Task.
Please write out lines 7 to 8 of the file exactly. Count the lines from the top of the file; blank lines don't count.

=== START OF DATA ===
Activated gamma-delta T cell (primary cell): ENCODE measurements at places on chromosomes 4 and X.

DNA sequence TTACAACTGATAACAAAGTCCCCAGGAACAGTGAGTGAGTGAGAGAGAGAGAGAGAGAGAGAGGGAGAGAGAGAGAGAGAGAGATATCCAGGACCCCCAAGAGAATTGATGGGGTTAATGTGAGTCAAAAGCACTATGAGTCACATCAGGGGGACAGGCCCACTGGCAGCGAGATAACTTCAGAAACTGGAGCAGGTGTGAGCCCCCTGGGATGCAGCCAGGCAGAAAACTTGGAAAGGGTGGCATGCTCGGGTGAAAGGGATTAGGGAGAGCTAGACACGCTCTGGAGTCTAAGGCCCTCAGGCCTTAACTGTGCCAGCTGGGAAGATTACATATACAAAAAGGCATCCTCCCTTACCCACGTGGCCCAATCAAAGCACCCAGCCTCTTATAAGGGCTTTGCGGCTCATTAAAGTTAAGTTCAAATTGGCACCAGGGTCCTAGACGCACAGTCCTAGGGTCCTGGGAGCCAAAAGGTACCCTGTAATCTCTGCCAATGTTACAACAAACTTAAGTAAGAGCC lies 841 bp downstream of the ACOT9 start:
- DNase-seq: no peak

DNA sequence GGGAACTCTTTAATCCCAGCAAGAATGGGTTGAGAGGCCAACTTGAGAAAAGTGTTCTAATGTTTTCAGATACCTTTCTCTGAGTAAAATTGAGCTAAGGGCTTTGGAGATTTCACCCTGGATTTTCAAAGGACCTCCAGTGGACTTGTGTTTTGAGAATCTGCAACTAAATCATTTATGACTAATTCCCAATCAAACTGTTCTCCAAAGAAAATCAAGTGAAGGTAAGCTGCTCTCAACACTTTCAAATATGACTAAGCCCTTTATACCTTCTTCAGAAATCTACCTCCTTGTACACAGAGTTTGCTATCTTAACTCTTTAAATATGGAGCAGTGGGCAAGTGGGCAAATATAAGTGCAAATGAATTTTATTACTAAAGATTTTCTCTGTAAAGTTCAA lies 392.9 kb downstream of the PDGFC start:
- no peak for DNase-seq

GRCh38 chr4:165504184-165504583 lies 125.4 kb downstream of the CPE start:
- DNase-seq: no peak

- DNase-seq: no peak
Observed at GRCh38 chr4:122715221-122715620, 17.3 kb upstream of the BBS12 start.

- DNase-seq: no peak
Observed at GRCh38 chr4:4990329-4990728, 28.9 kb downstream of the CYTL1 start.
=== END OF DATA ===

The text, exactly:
- DNase-seq: no peak

- DNase-seq: no peak